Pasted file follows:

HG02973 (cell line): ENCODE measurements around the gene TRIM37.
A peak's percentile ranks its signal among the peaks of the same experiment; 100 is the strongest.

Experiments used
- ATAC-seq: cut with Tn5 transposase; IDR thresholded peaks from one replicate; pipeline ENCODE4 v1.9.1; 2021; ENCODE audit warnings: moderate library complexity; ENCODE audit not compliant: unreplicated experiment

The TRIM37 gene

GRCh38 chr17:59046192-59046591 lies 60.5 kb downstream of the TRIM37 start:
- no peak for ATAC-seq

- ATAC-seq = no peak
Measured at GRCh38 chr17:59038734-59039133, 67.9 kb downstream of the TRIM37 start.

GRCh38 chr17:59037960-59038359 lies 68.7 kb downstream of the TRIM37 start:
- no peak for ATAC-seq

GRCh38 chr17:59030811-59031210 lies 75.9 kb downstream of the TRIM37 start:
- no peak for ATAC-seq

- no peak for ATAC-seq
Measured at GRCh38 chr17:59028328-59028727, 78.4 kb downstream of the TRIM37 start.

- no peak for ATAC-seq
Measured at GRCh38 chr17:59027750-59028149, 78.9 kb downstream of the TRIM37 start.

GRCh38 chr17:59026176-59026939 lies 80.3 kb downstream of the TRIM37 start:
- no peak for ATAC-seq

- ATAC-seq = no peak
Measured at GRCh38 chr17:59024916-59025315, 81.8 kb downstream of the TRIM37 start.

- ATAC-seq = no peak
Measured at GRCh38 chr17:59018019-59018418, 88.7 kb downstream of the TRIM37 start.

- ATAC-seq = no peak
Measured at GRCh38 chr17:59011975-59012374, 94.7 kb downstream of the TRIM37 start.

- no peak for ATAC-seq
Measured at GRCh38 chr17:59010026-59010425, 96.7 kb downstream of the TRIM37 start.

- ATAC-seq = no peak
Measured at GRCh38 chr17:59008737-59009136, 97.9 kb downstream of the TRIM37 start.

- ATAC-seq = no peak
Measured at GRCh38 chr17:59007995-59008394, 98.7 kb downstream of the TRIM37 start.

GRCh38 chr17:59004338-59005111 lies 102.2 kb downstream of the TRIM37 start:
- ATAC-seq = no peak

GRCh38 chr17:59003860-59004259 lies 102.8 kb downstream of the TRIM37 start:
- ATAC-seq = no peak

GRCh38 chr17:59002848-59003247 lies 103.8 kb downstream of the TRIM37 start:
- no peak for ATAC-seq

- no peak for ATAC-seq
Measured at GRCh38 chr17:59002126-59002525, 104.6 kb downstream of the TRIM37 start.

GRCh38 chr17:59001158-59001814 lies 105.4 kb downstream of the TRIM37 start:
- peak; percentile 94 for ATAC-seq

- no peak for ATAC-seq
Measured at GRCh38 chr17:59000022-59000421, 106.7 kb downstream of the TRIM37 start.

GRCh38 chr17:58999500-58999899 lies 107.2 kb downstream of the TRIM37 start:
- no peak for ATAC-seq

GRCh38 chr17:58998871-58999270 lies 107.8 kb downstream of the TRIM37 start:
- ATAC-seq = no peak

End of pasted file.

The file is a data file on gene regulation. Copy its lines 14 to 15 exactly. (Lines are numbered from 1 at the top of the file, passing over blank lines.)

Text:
- no peak for ATAC-seq
Measured at GRCh38 chr17:59028328-59028727, 78.4 kb downstream of the TRIM37 start.